A former Deakin IT student who stole data from teen gamers by tricking them into downloading infected software had been down on his luck romantically and turned to hacking as an “intellectual challenge”.
Thomas Hoogstra, 26, pleaded guilty in Geelong Magistrates Court on Monday to hacking-related offences.
Australian Federal Police said Hoogstra downloaded a remote access trojan (RAT) software, which allowed an attacker to silently monitor and control an infected computer.
This includes access to the webcam, microphone, usernames and passwords, as well as full administrative control of the hacked machine.
The court was told Hoogstra built computer game modifications for a number of online games and embedded a RAT in those modifications.
Police said users downloaded the modifications without knowing that their computers had been affected.
“Once the RAT was installed on a victim’s computer, the user’s restricted data, including their online credentials and passwords, geolocation data, and files were sent to an online server,” prosecutors said.
Between August 2017 and April 2018, a number of victims’ computers had fallen victim to the malicious software, and as a result their personal restricted data was sent to a server. The court was told one of the victims was 14 at the time.
Another victim, who was 19 at the time of the offence, had 306 key log files and geolocation data, as well as usernames and passwords, sent and stored to an IP server.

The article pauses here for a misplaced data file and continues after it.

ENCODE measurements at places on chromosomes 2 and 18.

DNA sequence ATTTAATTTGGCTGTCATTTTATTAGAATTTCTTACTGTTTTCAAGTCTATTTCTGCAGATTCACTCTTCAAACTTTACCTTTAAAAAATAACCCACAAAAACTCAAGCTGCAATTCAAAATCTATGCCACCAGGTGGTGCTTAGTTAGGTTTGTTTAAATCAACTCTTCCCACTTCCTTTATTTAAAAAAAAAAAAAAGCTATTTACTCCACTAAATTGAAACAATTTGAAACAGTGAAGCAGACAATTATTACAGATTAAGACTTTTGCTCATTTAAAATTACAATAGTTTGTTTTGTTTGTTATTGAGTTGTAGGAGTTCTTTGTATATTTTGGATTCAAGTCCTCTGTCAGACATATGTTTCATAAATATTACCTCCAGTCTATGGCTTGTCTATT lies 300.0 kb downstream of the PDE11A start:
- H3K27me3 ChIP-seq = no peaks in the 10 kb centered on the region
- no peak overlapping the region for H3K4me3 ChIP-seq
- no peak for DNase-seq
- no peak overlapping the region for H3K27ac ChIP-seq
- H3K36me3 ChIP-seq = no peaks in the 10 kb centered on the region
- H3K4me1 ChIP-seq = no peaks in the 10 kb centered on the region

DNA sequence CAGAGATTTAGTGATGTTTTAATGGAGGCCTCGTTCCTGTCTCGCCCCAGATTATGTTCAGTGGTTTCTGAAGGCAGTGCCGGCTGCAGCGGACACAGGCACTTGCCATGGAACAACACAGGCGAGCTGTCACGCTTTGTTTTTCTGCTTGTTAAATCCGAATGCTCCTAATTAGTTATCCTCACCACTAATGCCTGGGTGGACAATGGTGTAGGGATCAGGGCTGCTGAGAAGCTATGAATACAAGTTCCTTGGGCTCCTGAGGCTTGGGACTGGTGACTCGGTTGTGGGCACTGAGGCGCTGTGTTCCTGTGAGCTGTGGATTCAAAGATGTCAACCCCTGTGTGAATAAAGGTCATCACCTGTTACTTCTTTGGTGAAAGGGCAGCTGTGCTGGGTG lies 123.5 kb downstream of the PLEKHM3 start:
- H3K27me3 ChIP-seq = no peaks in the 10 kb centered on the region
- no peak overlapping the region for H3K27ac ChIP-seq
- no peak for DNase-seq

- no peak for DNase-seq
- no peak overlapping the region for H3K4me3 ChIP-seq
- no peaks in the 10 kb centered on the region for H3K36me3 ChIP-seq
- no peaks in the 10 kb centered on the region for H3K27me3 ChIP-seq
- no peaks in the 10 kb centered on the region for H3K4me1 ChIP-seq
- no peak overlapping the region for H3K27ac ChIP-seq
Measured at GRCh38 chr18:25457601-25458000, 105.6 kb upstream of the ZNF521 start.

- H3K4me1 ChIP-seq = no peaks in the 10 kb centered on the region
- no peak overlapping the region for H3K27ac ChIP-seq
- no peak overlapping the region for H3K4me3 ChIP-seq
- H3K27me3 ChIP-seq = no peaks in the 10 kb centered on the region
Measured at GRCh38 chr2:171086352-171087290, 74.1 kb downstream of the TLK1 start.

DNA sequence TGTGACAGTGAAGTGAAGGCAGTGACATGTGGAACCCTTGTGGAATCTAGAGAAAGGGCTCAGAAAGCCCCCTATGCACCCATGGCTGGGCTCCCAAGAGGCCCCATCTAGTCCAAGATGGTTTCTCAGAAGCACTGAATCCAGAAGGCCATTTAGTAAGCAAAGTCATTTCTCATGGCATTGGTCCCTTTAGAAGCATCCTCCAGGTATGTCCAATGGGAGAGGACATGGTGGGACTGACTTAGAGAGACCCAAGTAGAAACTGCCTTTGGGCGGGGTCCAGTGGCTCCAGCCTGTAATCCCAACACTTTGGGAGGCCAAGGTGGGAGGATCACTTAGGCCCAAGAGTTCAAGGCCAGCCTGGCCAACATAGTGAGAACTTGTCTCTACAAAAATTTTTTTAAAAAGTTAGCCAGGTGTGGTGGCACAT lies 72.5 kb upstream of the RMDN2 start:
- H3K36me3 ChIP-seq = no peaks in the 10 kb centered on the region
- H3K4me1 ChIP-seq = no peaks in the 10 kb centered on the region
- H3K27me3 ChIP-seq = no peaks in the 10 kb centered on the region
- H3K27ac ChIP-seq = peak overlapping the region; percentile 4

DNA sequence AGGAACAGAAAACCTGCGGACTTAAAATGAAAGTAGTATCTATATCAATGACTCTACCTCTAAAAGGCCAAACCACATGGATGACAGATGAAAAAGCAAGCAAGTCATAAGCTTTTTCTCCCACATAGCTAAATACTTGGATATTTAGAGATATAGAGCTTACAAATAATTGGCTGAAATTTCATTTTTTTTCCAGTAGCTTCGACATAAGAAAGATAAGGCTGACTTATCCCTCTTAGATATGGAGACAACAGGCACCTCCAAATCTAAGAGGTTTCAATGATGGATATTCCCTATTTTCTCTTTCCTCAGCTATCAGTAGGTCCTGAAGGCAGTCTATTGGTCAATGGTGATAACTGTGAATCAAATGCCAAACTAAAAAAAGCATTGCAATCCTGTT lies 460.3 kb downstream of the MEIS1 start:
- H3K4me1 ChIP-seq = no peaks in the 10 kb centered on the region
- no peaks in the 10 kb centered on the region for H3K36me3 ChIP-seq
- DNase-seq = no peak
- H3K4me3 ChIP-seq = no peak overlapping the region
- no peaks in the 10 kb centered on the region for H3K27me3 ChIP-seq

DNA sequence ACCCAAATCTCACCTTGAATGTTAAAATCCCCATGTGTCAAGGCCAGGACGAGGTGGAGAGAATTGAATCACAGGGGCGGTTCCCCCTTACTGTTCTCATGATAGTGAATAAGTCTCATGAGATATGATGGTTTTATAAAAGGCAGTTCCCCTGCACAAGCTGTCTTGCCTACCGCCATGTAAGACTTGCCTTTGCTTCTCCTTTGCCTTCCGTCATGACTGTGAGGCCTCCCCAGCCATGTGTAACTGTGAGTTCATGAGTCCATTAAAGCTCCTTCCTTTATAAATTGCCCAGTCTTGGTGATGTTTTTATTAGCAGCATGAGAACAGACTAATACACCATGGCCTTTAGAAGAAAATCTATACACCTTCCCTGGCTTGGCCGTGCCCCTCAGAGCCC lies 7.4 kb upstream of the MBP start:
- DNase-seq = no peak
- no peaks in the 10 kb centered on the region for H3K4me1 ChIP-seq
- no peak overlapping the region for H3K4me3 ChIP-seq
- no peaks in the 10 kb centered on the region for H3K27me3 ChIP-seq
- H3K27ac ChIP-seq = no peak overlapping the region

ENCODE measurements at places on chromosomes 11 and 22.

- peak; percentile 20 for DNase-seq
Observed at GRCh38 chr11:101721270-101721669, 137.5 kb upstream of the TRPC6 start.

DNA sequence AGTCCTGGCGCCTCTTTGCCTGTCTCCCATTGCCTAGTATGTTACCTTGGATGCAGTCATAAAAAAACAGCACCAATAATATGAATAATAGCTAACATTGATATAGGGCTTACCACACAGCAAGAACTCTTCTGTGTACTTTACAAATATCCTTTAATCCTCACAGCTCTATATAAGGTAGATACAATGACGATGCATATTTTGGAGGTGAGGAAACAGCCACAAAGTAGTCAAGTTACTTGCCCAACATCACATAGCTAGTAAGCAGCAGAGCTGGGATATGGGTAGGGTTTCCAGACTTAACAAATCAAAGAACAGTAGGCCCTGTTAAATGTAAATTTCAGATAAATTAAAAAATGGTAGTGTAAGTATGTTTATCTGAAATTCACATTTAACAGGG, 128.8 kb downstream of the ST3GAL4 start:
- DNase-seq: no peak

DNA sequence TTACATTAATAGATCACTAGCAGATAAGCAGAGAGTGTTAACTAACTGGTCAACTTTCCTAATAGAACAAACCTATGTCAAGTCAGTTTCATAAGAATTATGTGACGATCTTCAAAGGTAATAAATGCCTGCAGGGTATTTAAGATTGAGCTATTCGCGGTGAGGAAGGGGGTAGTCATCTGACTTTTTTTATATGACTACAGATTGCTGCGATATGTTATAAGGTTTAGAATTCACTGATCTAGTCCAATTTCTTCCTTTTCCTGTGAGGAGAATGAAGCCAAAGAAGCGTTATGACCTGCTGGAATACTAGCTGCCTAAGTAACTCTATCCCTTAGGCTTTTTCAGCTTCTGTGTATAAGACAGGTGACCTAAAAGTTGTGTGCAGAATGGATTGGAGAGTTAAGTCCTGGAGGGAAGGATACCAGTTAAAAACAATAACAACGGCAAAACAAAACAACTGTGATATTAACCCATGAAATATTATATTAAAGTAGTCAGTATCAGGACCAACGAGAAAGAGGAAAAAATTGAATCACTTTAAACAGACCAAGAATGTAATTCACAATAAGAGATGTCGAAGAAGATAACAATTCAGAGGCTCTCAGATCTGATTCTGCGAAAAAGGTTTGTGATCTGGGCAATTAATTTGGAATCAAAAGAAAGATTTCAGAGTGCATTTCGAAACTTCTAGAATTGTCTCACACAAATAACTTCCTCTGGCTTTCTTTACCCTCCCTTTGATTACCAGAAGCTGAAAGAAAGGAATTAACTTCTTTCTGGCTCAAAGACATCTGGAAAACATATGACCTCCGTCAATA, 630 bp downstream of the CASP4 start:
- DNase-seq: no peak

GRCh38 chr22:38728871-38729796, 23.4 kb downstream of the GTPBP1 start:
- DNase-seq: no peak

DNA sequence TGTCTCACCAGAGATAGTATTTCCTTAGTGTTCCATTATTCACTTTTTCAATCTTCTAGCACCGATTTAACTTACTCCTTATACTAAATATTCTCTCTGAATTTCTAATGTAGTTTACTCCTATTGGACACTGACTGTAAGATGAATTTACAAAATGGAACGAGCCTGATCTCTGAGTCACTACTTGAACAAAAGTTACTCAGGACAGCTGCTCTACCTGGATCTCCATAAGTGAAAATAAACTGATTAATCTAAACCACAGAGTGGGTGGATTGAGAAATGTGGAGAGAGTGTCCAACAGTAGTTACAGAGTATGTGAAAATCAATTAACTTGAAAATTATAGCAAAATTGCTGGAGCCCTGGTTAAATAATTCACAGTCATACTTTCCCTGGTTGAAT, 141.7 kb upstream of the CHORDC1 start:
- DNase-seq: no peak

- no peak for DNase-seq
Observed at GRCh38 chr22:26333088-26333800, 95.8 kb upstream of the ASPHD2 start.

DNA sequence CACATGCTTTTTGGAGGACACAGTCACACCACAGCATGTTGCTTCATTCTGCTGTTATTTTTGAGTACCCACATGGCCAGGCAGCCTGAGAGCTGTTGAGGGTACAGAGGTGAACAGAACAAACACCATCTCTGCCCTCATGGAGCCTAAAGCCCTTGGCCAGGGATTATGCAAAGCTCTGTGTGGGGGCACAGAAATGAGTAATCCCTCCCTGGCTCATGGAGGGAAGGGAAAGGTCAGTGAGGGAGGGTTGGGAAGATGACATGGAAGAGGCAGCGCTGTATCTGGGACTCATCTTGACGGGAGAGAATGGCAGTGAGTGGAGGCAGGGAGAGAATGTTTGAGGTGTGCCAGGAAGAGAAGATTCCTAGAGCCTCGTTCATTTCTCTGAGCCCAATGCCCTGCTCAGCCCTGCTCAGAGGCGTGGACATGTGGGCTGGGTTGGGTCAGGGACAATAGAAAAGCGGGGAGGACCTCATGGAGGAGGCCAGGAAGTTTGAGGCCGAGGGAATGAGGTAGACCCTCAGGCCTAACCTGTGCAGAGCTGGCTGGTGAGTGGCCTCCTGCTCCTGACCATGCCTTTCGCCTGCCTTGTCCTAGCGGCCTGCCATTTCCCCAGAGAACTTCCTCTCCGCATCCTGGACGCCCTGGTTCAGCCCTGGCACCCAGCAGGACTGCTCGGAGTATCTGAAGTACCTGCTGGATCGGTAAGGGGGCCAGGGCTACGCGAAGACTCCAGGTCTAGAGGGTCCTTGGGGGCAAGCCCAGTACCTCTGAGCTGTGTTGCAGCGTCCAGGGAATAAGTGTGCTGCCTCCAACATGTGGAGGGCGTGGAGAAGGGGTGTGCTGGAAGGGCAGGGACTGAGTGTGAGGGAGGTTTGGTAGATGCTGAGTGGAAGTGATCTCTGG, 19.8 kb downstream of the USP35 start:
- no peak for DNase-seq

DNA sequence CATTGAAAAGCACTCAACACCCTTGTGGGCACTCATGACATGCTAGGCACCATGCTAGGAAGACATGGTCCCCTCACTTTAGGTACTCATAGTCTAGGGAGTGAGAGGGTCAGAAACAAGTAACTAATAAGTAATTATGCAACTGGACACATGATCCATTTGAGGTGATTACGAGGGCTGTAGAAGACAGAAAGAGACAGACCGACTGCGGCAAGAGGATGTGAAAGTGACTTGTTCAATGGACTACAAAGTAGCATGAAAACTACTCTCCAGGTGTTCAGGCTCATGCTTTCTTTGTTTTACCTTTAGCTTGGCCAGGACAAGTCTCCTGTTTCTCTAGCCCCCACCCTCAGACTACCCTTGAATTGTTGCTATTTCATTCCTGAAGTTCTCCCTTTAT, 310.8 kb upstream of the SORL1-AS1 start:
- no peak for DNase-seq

In a victim impact statement read out to the court, the victim said the violation of his privacy had a severe impact on his mental health.
“The invasion of my personal space and private documents has left me feeling vulnerable and emotionally distressed,” the victim said.
“I find it difficult to trust online platforms with personal information and feel unsafe not knowing what information, which was private, could now be public without my consent,” he said.
Hoogstra’s lawyer said none of the information that had been stolen from the victims was in the public domain.
“He could have gone a lot further. He could have changed passwords or corrupted files, or installed malicious programs designed to damage. He did not do those things, nor did he use that data to commit further offences such as identify fraud,” his lawyer said.
“His motive was really an intellectual challenge. At the time of the offending, he was a shy, self-conscious young man.
“He had yet engaged in any romantic relationship and he sought refuge and I suppose some stimulation online and that is where his attention was focused,” he said.
Magistrate Timothy Bourke sentenced Hoogstra to a good behaviour bond for three years. No conviction was recorded.